However, Jessica Hulcy, author of the popular KONOS unit studies, keenly observed, “Dr. Raymond Moore legitimized homeschooling as a viable educational option by publishing research and data that gave credibility to a fledgling movement. The entire homeschooling movement is deeply indebted to him for opening people’s minds to the benefits of returning education to a natural, home based, tutorial method between parent and child. We have immense gratitude for these two pioneers and the legacy they have bestowed on the homeschool movement, and think every homeschooler should begin homeschooling by reading their books.”

It is important to note that until the Focus on the Family radio programs featuring homeschooling and the Moores, Christian evangelicals, for the most part, placed their children in public schools and Christian fundamentalists continued the tradition of hosting small Christians schools in their church basements, mainly for their members. Though there were a few instances of children being educated at home, some using distance learning services like Calvert, homeschooling was practiced mainly by parents who were students of Holt or missionaries who ordered materials from Christian school suppliers such as Bob Jones Press or Christian Liberty Academy. It should be noted that at this time, no one was marketing a patriarchy agenda.

Then in 1984, Bill Gothard made the decision to expand his Basic Life Principles seminar into a curriculum for K through 12th graders based on the Sermon on the Mount. Among other teachings, Gothard’s chain of command view of authority, a presentation he taught as the only biblical approach, was presented throughout. A couple years later, he introduced the Advanced Seminar and along with it a plethora of ideas and lifestyle choices whose applications were based on his original seminar. These served as a stepping off point for others who took his basic teachings and expanded them, especially when it came to a structure of hierarchy in the home. (It can be argued that both Phillips and Gothard were originally influenced by Rushdooney.)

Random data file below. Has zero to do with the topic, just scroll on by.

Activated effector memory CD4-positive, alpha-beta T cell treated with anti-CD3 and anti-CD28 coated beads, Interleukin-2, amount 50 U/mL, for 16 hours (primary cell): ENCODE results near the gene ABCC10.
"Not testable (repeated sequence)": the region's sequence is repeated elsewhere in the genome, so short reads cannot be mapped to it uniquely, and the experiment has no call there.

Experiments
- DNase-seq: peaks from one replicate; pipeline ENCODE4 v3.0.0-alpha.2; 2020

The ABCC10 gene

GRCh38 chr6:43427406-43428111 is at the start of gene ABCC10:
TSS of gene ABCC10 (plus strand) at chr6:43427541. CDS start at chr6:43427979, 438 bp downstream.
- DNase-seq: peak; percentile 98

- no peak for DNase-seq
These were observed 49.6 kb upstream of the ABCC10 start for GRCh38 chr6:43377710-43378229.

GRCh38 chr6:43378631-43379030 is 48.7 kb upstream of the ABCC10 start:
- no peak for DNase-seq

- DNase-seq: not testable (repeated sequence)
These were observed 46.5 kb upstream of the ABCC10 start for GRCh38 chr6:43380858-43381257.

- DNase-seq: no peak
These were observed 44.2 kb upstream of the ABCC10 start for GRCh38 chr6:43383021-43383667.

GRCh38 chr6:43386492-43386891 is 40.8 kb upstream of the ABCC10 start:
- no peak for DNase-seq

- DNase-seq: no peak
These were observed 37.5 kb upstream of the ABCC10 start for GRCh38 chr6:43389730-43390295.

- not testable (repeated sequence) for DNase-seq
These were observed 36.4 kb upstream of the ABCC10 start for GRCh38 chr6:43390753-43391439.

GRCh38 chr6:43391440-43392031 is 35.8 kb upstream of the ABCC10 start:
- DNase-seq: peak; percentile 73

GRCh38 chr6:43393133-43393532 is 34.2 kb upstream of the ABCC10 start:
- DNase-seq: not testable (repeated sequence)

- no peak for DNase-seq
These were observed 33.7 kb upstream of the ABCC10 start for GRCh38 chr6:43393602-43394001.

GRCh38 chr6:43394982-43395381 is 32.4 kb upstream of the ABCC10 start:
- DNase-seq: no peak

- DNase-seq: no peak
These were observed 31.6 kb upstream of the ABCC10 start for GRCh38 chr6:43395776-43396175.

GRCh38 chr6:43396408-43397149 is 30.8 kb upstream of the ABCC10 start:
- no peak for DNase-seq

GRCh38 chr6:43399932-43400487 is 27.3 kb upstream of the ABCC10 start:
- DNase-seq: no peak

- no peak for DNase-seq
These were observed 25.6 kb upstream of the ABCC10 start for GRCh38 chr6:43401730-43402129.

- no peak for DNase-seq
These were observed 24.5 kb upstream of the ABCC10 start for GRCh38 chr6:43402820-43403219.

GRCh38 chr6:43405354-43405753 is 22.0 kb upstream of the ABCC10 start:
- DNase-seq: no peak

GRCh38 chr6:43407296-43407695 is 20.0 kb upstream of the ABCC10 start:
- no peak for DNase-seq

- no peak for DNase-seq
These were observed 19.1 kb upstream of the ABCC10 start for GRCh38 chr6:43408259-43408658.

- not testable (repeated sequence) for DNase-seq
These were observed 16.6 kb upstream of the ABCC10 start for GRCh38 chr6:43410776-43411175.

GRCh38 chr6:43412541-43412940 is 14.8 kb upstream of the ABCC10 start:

Jonathan Lindvall, a pastor from California and one of those whose teachings reflected these views, practiced and taught what he called “betrothal,” “an irrevocable and publicly announced commitment to marriage, only terminated for infidelity, during which the cultivation of a romantic relationship is permitted. Betrothal is instigated by the young man and woman with the full approval of parents. No physical contact occurs until after the wedding.” The role of the father of the bride or both fathers of the bride and groom became central to homeschooling family life in choosing life partners, thus patriarchy itself was also central.

By 1993, Phil Lancaster, a PCA pastor, also became a well-known patriarchy apologist, publishing a magazine called Patriarchy, which also promoted many of Gothard’s views on men and women. His magazine was shared by homeschooling fathers and was distributed through homeschooling conferences.

In 1998, Doug Phillips left Homeschool Legal Defense to move to Texas and begin Vision Forum Ministries. Originally, Vision Forum provided a catalog of fun toys and books based on promoting the value of US history and civics. Though I am unable to document this, as the Vision Forum website has been scrubbed, as I remember it, they really didn’t build up their patriocentric steam until after the Y2K kafuffle left them with a void needing to be filled.

We cannot underestimate the affect Y2K had on the patriarchy movement. Prior to this time, within mainstream Christian homeschooling circles, those who followed Bill Gothard or Jonathan Lindvall were considered fringe. (It is important to note that secular homeschoolers or Christians who were not homeschooling for religious reasons were increasingly offended by groups like HSLDA speaking for them with public officials and attempting to make laws to “protect” homeschoolers. This opinion continues today.)